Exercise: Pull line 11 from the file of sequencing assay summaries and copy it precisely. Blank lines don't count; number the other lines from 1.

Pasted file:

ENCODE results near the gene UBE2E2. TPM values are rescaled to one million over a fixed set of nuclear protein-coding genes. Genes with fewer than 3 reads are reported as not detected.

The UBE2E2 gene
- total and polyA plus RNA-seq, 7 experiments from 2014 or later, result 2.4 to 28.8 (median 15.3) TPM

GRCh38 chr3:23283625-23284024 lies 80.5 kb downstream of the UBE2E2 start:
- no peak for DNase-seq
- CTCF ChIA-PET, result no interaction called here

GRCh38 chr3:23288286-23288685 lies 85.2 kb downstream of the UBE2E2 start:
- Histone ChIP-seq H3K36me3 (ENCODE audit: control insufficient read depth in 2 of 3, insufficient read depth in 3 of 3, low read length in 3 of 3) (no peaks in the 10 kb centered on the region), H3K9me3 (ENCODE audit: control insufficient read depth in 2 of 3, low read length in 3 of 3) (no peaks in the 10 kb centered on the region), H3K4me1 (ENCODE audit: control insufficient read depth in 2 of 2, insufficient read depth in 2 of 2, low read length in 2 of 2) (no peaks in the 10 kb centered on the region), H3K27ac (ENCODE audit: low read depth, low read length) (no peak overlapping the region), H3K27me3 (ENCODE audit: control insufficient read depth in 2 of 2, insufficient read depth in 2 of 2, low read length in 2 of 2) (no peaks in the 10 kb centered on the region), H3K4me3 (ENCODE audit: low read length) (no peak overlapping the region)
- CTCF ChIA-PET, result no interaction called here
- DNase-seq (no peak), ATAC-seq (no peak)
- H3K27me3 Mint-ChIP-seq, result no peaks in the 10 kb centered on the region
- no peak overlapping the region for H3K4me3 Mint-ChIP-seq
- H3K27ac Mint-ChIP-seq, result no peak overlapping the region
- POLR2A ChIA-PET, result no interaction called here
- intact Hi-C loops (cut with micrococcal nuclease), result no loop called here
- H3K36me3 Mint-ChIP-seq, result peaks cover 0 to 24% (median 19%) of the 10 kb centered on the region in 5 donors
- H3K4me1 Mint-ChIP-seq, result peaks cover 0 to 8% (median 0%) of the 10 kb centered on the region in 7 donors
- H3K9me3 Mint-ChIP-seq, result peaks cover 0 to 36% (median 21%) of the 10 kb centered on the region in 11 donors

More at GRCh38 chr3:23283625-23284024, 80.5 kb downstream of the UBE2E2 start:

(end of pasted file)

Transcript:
- H3K27me3 Mint-ChIP-seq, result no peaks in the 10 kb centered on the region